We set off with a solid south east wind driving north after a late cold front had blown out.  We had 2-3 knots of current pulling us north too.  We saw 10 knots over the ground reliably as we screamed north.  We were going so fast we had to slow down as we passed Cozumel so that we didn't arrive at Isla in the dark.  And my dad died while we were coming into the port on Good Friday.

We got into Isla Mujeres on Good Friday morning.  We refueled, took on more water, and set off again for the US the next morning with the advice from our weather router that the winds would be stronger but still from a good angle and would then go even more southerly so we could turn east and make it to the Keys.  It was a lot stronger.  It was blowing at least 10kts harder than when we arrived and the seas were now topping at 10 feet.  We had to aim the boat east to start gaining ground towards the Keys and that put the seas onto the back quarter of the boat, "aft the beam".  Extremely rough and difficult to control the boat.  Then the current started pulling to the west.  Hard.  So we had to turn even more to the east to try to fight it, setting the seas directly on our beam and made the conditions simply intolerable.  Imagine your house being thrown 6-10 feet in the air, both up and sideways, in a semirandom cycle every 15-20 seconds. 
(no pictures, it was just too much work)

Intolerable. We bailed out at the last point we could, turning west to hide behind the most northerly of the islands of the Yucatan, Isla Contoy.  We made it in, anchored in the lee, and enjoyed a lovely sunset while trying to figure out what to do.  Easter morning, remember this was now Easter, dawned with clouds of sea birds wheeling over the boat.  And the Guarda Parque alongside in a launch demanding that we leave!  "This is a preserve, you are not allowed here, it is the rules"  We pointed out the waves breaking 50 feet in the air on the far side of the island, asked where he thought we might go, and finally we claimed safe harbor.  Eventually he relented and allowed us to stay if we didn't leave the boat.  Of course!  So we spent Easter on the boat, watching the amazing bird flocks and relaxing. 

The next morning, the Guarda showed up at 06:30 with a girl who spoke English saying "It is time to say goodbye!".  We replied that we needed better light and then would be gone.  Which we were.  A very interesting route that took us 100 yds inside the 5 miles of reef running south from the island towards Isla Mujeres.  Blowing hard still but manageable.  We worked our way across the open water inside of Isla Mujeres, approached the harbor, and called our marina from last year for a slip.  We knew our favorite spot was open as of Good Friday, and the manager said, sure-come-on-in.  And we did. 

We got into Isla and got air tickets back home for a rushed trip to Salt Lake for my father's memorial via Cancun.

And here we are now, going to the beach while our youngest's college graduation in Florida is getting nearer, and watching the weather like hawks for a window to cross to get home.  Sometimes cruising isn't much fun.

Thursday, April 14, 2016

Sweet life in the Rio Dulce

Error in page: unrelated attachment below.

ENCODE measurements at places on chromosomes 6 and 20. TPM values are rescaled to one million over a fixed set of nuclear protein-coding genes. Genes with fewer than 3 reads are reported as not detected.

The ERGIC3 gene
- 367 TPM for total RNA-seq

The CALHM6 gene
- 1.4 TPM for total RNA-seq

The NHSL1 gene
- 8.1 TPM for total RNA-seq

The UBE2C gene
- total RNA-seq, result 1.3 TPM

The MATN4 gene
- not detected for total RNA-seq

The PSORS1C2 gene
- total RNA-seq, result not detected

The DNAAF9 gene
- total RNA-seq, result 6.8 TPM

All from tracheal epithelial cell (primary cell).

23 FEB 2016

Texan Bay, Guatemala
“And the goodbyes make the journey harder still. Will you carry the words of love with you?”
We are leaving the Rio today. It is a place full of like-minded ex-pat folk making their lives what they will in a third-world country. We are very fond of most of them, extremely fond of a few of them. We know many of the Guatemalans too and have found a deep respect for most of them. It is hard to say goodbye. The best part is knowing that we will be back, eventually, perhaps as early as next fall to get some major fiberglass work done by Arny, a local fiberglass wizard. Even his prices are at the top of our budget, can't imagine what it would cost to get it done in the States. So we leave looking back and thinking very fondly of this wonderful backwater place.

“ooh baby baby its a wild world.”
We got word a few days ago that a wonderful couple running an ecolodge in Roatan have been let-go by the owner. They had just renewed their Honduran residency the week before. They are the kind of folk who do the Right Thing because it's the right thing. They transformed the lodge from a mess to a joy, everything was really well repaired and well run, great food and wine, fun dive operation, and the dogs were more insteresting than most people we know. We don't know the back-story, and there's always a back-story, but it is a shame to know that they are Out. Their replacements, said to be much lower-paid than our friends, are not the kind of people we seek out, so it puts this ecolodge and the bay it is in into question for when we return. But we are glad to have known them and been able to experience the lodge in great conditions with great people and great fun.

“I will always remember you like a child, girl”
Life in the Rio is slow and long. One place we frequent, The Kangaroo Hotel, run by Gary and Graciela, is up a mangrove canal nearly to Lago Izabal. It is a three-generation family place with a new 2-year-old grandson already playing in the water and absorbing the way of running the inn. Graciela is Mexican and the source of their astoundingly good Mexican food. And the wizard behind their margaritas which are the best margaritas we have ever had, really, eeryone else says so too, and there's a story going around that a guy in Mnahattan is hot to get her recipe but she won't give it out. It is an example of the innocence of the Rio. We can feel the Outside World pressing on it, but the nature of the place is to just live life as you choose, with the people you care about around you. Many of those people get pulled away by the Outside World, but those who are right for the Rio seem to come back. Sometimes that's good, sometimes it might be better if they forged on out and made a bigger life. Yes, there's internet and cell phones and plastic stuff. But there's no sense here of the kind of the materialistic emptiness that is so pervasive in the First-World. People here aren't obviously trying to find meaning in their life, they just live. They certainly don't define their self-worth by how big their house is. But that's changing even here, and probably everywhere these kinds of economic-backwaters exist.

“Blackbird has spoken, like the first morning”
We are off to Belize and north towards the States. I am tempted to say “north towards home” but that isn't quite right. But it does feel like it's a new beginning again, another voyage driven by being called to go somewhere. The sun is rising in a totally clear sky. The birds are calling and clucking and zipping around. The mist is rising over the mangroves. It feels like time to go.